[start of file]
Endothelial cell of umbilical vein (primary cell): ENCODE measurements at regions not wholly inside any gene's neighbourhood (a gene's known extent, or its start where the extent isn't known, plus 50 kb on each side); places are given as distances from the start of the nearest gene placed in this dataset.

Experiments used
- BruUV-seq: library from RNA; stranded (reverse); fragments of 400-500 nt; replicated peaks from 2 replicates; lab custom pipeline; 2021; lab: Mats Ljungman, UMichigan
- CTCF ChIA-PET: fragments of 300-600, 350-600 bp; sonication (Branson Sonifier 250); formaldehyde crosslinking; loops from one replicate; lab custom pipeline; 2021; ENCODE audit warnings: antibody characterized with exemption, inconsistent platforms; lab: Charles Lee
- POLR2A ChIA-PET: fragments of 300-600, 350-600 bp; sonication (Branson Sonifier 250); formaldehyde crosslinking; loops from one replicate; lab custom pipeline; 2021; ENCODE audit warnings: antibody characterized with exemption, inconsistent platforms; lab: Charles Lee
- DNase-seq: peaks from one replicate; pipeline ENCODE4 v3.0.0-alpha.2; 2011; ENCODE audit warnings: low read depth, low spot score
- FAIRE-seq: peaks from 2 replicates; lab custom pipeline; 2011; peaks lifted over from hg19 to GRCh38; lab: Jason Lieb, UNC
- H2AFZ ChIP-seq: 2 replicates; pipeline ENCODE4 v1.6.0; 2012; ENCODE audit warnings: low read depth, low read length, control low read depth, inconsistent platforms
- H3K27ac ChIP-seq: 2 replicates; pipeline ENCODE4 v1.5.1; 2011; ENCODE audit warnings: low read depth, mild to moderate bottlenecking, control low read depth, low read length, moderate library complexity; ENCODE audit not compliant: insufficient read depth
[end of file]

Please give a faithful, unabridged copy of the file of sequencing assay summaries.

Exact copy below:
Endothelial cell of umbilical vein (primary cell): ENCODE measurements at regions not wholly inside any gene's neighbourhood (a gene's known extent, or its start where the extent isn't known, plus 50 kb on each side); places are given as distances from the start of the nearest gene placed in this dataset.

Experiments used
- BruUV-seq: library from RNA; stranded (reverse); fragments of 400-500 nt; replicated peaks from 2 replicates; lab custom pipeline; 2021; lab: Mats Ljungman, UMichigan
- CTCF ChIA-PET: fragments of 300-600, 350-600 bp; sonication (Branson Sonifier 250); formaldehyde crosslinking; loops from one replicate; lab custom pipeline; 2021; ENCODE audit warnings: antibody characterized with exemption, inconsistent platforms; lab: Charles Lee
- POLR2A ChIA-PET: fragments of 300-600, 350-600 bp; sonication (Branson Sonifier 250); formaldehyde crosslinking; loops from one replicate; lab custom pipeline; 2021; ENCODE audit warnings: antibody characterized with exemption, inconsistent platforms; lab: Charles Lee
- DNase-seq: peaks from one replicate; pipeline ENCODE4 v3.0.0-alpha.2; 2011; ENCODE audit warnings: low read depth, low spot score
- FAIRE-seq: peaks from 2 replicates; lab custom pipeline; 2011; peaks lifted over from hg19 to GRCh38; lab: Jason Lieb, UNC
- H2AFZ ChIP-seq: 2 replicates; pipeline ENCODE4 v1.6.0; 2012; ENCODE audit warnings: low read depth, low read length, control low read depth, inconsistent platforms
- H3K27ac ChIP-seq: 2 replicates; pipeline ENCODE4 v1.5.1; 2011; ENCODE audit warnings: low read depth, mild to moderate bottlenecking, control low read depth, low read length, moderate library complexity; ENCODE audit not compliant: insufficient read depth